In a statement, the ODF Alliance greeted with skepticism Microsoft’s announcement of its intention to include support for ODF in the first half of 2009, noting that “the proof will be whether and when Microsoft’s promised support for ODF is on par with its support for its own format,” while citing the announcement as a reflection of “the strong demand from customers worldwide, especially governments, for access to ODF…”.
ODF Alliance Statement –
ConsortiumInfo.org Analysis –
NEW YORK REPORT RECOMMENDS STATE BEGIN ACCEPTING DOCUMENTS IN OPEN FORMATS, INTEGRATE OPENNESS IN PROCUREMENT POLICIES
A report published by the New York State’s Office of the CIO and the Office for Technology — “A Strategy for Openness: Enhancing E-Records Access in New York State” — concerns issues that feature prominently in the growing public debate over document formats, including choice, cost and mandating in procurement. By far the most thorough review and analysis of the issue to date, the report found that increased numbers of formats for doing the same office tasks increase complexity, add to costs, and do not increase choice. Calling for harmonization between ODF and OOXML, the report concludes that “the use of single, standardized formats increases efficiencies and furthers compatibility and interoperability,” and requests that New York State “be added to the list of those who are asking proprietary vendors to directly support document formats such as ODF or other formats that maintain the same level of ODF’s openness.” The report notes that “despite expressly being asked, not one of the 114 commentators cited a single study finding higher costs after migration to open format solutions.” The report recommends a process culminating in April 2009 that will determine specific changes to procurement policies to “integrate openness… as one of the most desired features” and other requirements to allow state agencies to begin accepting office suite documents in open formats.
New York State Report –
ODF Alliance Statement –
APPEAL LAUNCHED FOR HAGUE DECLARATION ON DIGITAL RIGHTS
A new international group, the Digital Standards Organization (“Digistan”), has launched an appeal for signatories to a declaration calling on governments to: procure only information technology that implements free and open standards; deliver e-government services based exclusively on free and open standards; and use only free and open digital standards in their own activities. The Hague Declaration is premised on the idea that more and more of our basic freedoms (speech, association, assembly, etc..) are exercised on the Internet. Full and effective participation in government and society, and indeed access to public services, education and opportunity, is therefore increasingly dependent upon access to electronic communications. As such, the declaration calls on governments to ensure affordable, equal access to the Internet, recognizing the unique role that free and open digital standards can play in ensuring this result.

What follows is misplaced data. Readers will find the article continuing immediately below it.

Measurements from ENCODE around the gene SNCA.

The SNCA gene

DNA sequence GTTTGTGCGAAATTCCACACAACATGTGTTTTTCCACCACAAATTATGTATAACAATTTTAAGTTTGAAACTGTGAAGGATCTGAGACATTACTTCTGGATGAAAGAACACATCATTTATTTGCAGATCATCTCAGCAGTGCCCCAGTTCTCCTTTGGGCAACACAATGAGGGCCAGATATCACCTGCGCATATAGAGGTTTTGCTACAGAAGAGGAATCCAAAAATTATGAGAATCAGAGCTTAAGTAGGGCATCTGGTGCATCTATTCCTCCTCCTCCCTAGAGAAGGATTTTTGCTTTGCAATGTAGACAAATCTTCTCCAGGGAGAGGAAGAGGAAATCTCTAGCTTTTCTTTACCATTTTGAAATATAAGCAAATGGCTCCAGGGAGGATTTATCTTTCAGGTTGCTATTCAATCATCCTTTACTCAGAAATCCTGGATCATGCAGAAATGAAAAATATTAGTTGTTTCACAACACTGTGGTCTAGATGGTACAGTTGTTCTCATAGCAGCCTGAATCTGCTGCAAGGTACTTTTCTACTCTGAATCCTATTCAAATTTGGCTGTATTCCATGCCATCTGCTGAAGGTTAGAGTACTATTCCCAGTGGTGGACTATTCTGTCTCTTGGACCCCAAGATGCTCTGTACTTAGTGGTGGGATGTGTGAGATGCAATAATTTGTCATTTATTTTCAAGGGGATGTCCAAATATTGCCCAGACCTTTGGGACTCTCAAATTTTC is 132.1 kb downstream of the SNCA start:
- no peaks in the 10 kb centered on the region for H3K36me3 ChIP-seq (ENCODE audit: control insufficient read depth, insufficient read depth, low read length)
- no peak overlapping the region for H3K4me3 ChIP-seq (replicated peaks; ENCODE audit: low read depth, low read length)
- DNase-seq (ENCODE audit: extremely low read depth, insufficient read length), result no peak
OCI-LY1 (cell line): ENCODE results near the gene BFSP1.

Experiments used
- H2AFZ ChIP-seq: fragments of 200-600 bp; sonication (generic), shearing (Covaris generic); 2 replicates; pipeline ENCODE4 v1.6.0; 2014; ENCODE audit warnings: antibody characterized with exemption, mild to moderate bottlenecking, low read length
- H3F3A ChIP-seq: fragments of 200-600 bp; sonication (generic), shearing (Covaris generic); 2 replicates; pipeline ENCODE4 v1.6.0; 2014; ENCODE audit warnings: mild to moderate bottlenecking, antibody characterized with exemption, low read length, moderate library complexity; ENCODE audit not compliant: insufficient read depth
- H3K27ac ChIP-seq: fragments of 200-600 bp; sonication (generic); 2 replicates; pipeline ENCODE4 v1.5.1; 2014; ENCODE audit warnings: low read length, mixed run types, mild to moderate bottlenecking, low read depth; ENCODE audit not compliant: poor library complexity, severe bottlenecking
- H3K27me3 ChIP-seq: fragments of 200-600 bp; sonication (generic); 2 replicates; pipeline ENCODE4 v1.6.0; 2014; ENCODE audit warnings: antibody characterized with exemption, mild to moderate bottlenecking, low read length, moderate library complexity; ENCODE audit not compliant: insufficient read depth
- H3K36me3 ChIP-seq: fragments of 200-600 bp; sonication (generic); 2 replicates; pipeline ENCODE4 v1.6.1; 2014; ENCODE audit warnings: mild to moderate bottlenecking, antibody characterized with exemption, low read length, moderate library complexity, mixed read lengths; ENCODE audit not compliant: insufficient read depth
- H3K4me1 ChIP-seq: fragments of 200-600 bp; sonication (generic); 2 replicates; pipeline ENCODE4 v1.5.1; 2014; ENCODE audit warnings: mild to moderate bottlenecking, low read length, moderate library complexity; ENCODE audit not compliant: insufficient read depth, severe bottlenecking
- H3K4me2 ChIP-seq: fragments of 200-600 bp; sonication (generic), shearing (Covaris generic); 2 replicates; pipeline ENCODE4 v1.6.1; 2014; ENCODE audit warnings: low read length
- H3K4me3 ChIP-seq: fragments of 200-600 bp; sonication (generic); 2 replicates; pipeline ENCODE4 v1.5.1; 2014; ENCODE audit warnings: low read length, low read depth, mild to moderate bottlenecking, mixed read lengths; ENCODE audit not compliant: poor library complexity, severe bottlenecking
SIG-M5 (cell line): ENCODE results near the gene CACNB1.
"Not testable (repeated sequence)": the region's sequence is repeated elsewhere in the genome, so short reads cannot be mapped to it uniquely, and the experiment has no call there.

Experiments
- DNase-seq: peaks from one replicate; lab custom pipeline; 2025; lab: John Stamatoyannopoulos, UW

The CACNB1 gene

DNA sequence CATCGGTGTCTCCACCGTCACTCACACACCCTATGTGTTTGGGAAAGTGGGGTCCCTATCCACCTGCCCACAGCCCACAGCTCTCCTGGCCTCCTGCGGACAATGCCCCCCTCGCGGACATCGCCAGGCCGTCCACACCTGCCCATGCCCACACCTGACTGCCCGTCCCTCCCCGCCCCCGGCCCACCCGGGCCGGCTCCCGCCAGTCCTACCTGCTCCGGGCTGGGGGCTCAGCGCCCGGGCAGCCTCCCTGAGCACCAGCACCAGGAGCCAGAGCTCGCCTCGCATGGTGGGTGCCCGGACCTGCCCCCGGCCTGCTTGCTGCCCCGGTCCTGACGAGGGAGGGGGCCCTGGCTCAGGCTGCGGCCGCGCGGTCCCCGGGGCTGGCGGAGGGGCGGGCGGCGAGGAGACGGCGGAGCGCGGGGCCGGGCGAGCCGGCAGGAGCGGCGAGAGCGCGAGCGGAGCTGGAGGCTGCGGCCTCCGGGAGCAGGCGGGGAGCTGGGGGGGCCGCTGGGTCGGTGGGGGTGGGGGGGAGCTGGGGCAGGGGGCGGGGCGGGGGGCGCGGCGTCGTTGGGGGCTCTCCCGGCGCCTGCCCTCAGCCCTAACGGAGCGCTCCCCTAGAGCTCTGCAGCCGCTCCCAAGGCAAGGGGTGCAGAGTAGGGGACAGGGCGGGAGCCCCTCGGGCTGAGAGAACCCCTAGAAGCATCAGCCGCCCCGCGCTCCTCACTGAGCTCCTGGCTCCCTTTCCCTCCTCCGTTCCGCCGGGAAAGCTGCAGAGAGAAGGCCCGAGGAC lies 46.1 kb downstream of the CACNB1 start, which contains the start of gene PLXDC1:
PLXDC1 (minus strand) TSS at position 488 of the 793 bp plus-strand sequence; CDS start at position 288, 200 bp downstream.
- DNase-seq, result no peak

JOIN THE PUBLIC DISCUSSION ON ODF IMPLEMENTATION, INTEROPERABILITY, AND CONFORMANCE
Conformance to the ODF specification and interoperability among ODF-supporting applications is essential. You can help. Join the discussion list regarding the creation of a new OASIS ODF Implementation, Interoperability and Conformance (IIC) Technical Committee. Anyone, including OASIS members and non-members, may subscribe to the list by sending a message to: firstname.lastname@example.org. The preliminary statement of scope for the TC includes providing a means for implementers to create applications which adhere to the ODF specification and are able to interoperate. As such, the TC may publish conformance test suites to confirm the interoperability of ODF-supporting applications and produce a set of implementation guidelines, among other deliverables. Discussion on the e-mail list will be open for 90 days.
OASIS OIIC Discussion List –
NEW OR IMPROVED ODF APPLICATIONS SUPPORT
Document to DAISY DTBook Translator v0.0.4 is an OpenOffice.org plug-in for the creation of “talking” DAISY books for people with print impairments –
IBM’s Lotus Symphony 1.0, a suite of free, ODF-supporting software tools for creating and sharing documents, spreadsheets and presentations, now includes an optional, fee-based service to support the needs of organizations –
IBM’s Lotus Foundations Start is a complete, ODF supporting software appliance that provides the essential software a business needs to focus on running the business –
IBM, Novell and Avnet have teamed up to develop IBM Open Collaboration Solution, which uses ODF-supporting software running on Novell’s Suse Linux –
Microsoft announced its intention to provide support for ODF in MS Office 2007 by the middle of 2009 –
ODFXSLTRunner is a new tool in the ODF Toolkit project that allows you to apply an XSLT stylesheet to an ODF document without extracting streams from the ODF package, and without having to update the ODF package files with the result of the transformation –
NEW ALLIANCE MEMBERS
Please welcome the following new member: Network Design & Integration (USA).
XML Standards in Government Workshop [17-20 June 2008, Tshwane Univ. of Technology, Pretoria, South Africa]
Red Hat Summit [18-20 June 2008 - Boston, MA]
OpenOffice.org Conference (OOoCon 2008)[5-7 Nov 2008 - Beijing, China]
ODF IN THE NEWS
N.Y.’s CIO Urges Interoperable, Vendor-Neutral Document Format [K.C. Jones, InformationWeek]